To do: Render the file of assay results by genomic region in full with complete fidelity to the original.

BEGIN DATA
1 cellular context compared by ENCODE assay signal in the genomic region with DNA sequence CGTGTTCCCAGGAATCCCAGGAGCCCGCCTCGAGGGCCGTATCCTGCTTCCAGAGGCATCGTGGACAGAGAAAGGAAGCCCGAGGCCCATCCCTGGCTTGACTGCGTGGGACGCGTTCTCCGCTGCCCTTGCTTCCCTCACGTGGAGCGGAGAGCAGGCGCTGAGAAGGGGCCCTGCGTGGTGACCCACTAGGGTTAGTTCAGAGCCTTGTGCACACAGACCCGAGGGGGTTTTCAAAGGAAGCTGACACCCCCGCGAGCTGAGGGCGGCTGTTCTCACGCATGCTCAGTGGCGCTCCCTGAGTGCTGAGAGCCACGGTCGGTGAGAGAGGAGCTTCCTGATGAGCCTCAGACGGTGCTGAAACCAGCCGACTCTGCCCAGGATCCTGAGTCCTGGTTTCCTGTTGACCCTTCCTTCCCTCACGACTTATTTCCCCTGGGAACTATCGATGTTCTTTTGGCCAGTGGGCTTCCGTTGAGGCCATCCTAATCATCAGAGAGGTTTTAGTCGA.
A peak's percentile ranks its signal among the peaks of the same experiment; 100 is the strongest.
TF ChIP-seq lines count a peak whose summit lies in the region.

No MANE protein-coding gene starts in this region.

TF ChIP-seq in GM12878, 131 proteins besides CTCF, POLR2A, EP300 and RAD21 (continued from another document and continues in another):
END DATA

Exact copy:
1 cellular context compared by ENCODE assay signal in the genomic region with DNA sequence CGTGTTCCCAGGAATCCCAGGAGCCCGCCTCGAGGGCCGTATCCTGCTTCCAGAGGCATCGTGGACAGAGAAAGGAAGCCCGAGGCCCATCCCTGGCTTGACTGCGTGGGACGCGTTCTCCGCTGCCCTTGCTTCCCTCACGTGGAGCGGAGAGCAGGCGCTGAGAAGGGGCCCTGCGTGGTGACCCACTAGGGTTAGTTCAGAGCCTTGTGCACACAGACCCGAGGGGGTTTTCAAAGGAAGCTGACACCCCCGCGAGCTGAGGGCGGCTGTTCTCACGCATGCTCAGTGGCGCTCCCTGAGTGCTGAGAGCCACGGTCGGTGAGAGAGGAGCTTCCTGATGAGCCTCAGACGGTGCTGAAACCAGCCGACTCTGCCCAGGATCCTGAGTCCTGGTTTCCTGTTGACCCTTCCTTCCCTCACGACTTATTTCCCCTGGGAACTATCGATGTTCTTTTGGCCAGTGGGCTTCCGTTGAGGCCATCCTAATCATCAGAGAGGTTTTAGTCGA.
A peak's percentile ranks its signal among the peaks of the same experiment; 100 is the strongest.
TF ChIP-seq lines count a peak whose summit lies in the region.

No MANE protein-coding gene starts in this region.

TF ChIP-seq in GM12878, 131 proteins besides CTCF, POLR2A, EP300 and RAD21 (continued from another document and continues in another):